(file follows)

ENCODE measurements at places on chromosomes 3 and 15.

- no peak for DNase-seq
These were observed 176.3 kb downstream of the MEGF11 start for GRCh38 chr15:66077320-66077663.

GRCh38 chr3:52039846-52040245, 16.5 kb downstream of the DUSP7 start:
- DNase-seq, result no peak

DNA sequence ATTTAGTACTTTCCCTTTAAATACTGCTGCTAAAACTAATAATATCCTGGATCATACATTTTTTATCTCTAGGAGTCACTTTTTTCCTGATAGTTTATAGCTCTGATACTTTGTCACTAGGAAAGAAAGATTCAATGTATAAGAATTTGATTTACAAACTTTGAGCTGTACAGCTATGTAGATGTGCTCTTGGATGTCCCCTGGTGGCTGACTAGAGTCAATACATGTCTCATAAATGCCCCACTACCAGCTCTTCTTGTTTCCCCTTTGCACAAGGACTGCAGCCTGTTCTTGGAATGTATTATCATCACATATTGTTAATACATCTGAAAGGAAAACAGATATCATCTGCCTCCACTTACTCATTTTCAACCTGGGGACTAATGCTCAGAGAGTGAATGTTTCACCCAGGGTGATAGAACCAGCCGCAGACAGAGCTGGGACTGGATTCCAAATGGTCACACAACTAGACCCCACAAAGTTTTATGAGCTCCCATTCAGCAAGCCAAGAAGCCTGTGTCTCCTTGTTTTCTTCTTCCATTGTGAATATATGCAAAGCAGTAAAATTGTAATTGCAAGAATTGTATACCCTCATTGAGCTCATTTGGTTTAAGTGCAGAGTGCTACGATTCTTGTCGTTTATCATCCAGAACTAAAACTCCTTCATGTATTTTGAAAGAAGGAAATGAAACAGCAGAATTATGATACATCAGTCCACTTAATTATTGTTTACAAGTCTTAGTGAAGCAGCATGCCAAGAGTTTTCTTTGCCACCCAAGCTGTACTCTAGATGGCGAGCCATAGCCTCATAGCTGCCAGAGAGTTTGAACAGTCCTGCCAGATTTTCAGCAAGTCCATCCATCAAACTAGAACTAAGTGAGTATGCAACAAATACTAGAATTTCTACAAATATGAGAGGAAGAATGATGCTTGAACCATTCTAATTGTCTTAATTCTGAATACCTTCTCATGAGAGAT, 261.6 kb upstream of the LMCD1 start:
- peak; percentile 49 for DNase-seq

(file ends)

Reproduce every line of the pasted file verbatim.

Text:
ENCODE measurements at places on chromosomes 3 and 15.

- no peak for DNase-seq
These were observed 176.3 kb downstream of the MEGF11 start for GRCh38 chr15:66077320-66077663.

GRCh38 chr3:52039846-52040245, 16.5 kb downstream of the DUSP7 start:
- DNase-seq, result no peak

DNA sequence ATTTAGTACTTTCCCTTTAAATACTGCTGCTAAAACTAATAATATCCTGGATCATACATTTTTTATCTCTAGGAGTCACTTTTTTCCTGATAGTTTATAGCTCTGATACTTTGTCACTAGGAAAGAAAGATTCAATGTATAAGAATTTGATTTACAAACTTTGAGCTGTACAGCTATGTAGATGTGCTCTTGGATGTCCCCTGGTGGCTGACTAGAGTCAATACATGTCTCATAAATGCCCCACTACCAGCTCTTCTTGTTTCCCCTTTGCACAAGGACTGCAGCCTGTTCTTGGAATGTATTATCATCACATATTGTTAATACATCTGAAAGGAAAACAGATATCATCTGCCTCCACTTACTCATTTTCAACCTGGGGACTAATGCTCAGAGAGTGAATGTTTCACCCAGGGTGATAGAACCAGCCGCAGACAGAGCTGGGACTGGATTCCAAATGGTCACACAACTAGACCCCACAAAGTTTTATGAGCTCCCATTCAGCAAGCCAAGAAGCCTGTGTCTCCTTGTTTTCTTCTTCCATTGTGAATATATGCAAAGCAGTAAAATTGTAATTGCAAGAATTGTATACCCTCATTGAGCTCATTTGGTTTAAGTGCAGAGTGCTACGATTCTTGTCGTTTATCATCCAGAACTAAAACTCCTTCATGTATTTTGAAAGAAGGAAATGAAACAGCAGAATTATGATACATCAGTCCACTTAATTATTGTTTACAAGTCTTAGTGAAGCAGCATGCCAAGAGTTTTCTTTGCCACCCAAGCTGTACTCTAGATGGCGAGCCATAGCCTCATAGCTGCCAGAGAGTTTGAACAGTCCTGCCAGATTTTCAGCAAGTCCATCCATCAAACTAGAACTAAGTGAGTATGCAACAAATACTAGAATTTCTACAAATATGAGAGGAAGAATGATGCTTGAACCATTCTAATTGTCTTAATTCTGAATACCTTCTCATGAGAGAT, 261.6 kb upstream of the LMCD1 start:
- peak; percentile 49 for DNase-seq